Chemistry is all around us
It impacts everything we can see, touch, smell and taste. The programs of the Department will prepare you to understand,investigate and apply the principles of chemistry to a wide variety of careers from the study of the environment, to solving criminal cases, to working in a chemically related business, to using chemistry to understand biological systems and processes, to preparing for a career as a research chemist.
Our faculty provide teaching and research expertise in all major areas of Chemistry
The Department offers weekly seminars by faculty from departments throughout the United States and beyond describing the latest advances in their fields.
Departmental Seminars are held in the Van Lente Auditorium (Neckers 240) at 4:00 pm unless otherwise indicated
Dr Mario Alpuche-Aviles, Department of Chemistry, University of Nevada Reno, Monday, January 26, 2015, Neckers 440
" Electrochemistry of Semiconductor Nanostructures "
Our group works on electrochemical measurements of semiconductor structures such as nanoparticles and nanowires. One of our goals is to develop electrochemical methods to study semiconductors in colloidal suspension. The first part of this talk introduces an electrochemical technique to study photocatalytic processes of colloidal semiconducting nanoparticles. We have demonstrated the detection of individual anatase nanoparticles interacting with an electrode by photoelectrochemical currents(Figure 1). These interactions carry information about the photochemical process at the single nanoparticle level and this seminar will present our advances towards measuring the particle by particle kinetics of electron transfer reactions for the photooxidation of methanol, proposed as a model system.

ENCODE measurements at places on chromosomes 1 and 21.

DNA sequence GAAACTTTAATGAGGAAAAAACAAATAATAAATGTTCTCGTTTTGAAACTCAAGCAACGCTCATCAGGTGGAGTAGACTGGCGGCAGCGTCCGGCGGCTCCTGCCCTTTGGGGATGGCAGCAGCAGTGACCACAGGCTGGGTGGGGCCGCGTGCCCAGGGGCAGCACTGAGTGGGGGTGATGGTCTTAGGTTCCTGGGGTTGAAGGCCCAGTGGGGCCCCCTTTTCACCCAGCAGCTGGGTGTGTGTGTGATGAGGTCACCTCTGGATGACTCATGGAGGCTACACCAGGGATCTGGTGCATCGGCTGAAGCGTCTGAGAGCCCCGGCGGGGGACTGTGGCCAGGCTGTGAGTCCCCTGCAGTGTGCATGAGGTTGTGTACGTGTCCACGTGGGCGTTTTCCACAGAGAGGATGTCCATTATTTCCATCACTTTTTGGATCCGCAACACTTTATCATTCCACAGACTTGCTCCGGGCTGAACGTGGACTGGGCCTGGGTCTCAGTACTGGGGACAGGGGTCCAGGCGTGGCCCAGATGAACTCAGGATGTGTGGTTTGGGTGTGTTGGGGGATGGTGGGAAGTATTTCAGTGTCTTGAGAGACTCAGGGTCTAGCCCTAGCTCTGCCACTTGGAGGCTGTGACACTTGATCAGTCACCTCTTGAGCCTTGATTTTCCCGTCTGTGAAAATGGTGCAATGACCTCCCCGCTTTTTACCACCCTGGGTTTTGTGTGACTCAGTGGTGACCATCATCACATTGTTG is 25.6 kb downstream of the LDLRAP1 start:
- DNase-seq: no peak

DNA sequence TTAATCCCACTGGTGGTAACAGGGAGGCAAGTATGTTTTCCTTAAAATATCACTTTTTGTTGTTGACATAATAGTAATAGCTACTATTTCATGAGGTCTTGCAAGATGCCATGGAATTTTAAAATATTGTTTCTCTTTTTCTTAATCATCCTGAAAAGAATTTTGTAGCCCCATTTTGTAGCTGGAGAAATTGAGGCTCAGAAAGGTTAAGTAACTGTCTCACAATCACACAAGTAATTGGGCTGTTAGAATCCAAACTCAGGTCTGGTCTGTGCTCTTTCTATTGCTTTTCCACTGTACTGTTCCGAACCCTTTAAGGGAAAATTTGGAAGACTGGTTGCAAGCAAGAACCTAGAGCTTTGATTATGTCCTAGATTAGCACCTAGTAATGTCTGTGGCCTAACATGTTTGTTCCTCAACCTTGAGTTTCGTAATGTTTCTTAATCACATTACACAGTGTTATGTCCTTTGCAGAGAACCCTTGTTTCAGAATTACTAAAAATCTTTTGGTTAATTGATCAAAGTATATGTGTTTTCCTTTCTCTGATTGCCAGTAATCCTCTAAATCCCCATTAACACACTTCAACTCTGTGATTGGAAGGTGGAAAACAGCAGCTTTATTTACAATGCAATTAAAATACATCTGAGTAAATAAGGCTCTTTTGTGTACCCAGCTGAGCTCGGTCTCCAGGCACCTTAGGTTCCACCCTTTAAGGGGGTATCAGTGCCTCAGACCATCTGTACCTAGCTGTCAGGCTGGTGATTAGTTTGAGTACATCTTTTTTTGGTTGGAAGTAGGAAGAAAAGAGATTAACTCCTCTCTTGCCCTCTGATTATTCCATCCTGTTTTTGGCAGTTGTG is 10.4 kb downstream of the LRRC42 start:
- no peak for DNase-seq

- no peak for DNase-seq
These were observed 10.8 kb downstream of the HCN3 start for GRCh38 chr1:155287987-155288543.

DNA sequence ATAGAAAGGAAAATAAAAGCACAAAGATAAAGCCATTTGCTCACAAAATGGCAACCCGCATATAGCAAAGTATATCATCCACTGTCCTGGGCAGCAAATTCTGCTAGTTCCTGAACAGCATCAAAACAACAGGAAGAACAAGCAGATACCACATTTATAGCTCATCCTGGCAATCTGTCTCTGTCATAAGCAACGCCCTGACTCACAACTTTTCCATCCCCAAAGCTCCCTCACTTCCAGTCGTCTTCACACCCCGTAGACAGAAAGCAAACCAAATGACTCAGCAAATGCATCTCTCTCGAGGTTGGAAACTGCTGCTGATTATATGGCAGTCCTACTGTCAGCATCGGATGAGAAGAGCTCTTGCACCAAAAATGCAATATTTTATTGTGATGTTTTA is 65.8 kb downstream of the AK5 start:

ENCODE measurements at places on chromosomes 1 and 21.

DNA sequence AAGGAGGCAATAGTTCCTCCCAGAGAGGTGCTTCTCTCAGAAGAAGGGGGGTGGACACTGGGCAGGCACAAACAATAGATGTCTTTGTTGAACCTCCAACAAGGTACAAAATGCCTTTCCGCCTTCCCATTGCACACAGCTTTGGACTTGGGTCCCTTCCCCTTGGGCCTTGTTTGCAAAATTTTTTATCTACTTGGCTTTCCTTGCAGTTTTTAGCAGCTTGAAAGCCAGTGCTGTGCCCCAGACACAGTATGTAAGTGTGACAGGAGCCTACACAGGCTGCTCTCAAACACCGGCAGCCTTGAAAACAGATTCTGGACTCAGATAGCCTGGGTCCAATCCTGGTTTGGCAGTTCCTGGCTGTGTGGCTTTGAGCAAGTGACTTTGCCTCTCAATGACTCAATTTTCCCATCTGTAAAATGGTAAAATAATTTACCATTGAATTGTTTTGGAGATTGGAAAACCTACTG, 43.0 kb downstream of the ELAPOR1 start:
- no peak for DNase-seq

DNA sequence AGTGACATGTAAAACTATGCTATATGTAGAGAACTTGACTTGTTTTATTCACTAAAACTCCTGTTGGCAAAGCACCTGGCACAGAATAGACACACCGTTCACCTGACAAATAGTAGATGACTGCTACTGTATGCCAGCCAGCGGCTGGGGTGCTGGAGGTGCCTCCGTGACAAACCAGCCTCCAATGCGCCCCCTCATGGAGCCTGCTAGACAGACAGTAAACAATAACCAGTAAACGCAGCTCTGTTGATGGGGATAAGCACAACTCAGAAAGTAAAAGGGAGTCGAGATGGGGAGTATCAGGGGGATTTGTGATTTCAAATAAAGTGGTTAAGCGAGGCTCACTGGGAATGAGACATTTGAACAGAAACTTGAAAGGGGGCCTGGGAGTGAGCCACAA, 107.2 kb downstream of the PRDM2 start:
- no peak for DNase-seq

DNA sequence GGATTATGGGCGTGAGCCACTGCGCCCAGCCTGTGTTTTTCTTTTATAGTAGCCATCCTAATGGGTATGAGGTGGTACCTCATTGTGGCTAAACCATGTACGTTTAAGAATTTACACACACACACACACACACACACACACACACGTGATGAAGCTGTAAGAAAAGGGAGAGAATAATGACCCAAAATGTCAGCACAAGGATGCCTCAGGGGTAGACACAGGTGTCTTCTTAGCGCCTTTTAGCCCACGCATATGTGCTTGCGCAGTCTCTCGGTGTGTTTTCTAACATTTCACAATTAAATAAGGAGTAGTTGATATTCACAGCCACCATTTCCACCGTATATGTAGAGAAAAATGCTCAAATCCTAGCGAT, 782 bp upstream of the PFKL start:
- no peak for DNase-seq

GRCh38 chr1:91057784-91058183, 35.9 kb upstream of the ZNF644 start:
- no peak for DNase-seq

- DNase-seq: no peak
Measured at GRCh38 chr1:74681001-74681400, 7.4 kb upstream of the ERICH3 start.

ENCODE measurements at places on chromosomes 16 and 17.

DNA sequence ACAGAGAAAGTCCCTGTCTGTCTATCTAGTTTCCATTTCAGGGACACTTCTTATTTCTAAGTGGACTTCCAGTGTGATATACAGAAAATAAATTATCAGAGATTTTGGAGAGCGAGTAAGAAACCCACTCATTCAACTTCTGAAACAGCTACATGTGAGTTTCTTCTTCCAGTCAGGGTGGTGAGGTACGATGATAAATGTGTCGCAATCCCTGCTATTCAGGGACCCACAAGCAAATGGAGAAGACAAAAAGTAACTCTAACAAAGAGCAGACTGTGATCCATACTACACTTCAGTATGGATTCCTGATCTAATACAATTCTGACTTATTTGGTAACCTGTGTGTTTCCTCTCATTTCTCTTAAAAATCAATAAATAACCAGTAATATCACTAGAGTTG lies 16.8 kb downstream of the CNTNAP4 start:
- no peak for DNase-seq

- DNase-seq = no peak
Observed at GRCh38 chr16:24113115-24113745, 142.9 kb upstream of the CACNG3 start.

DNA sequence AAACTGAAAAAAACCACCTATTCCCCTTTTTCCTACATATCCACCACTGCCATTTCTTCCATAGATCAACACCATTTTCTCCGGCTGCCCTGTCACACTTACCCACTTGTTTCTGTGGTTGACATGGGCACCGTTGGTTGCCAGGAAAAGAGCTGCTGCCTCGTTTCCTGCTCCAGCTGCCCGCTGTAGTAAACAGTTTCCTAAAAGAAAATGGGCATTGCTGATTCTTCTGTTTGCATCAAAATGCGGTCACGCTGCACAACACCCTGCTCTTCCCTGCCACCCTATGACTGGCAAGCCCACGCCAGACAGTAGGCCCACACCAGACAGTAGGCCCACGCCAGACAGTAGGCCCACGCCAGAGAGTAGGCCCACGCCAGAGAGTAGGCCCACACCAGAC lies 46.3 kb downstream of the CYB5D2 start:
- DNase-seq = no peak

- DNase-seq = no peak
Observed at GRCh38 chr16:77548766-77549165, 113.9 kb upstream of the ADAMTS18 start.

The second part of the seminar covers our studies of size-dependent electrochemical properties of ZnO nanoparticles. Colloidal nanoparticles where electrolyzed under potential control and the reduction rate was found to be dependent on potential. A characteristic E1/2 potential was found to depend on nanoparticle diameter with a dependence stronger than anticipated from the reported values of ZnO surface tension. Finally, we present our results of ZnO nanowires and a significant rate of surface recombination that competes with several electrochemical reactions.
Figure 1. Schematic representation of the detection of individual nanoparticles by photoelectrochemical currents
Dr Tianbiao Liu, Pacific Nortwest National Laboratory, Thursday, January 29, 2015
" Complementary Approaches to Harnessing Renewable Energy: Electrocatalysis and Rechargeable Batteries "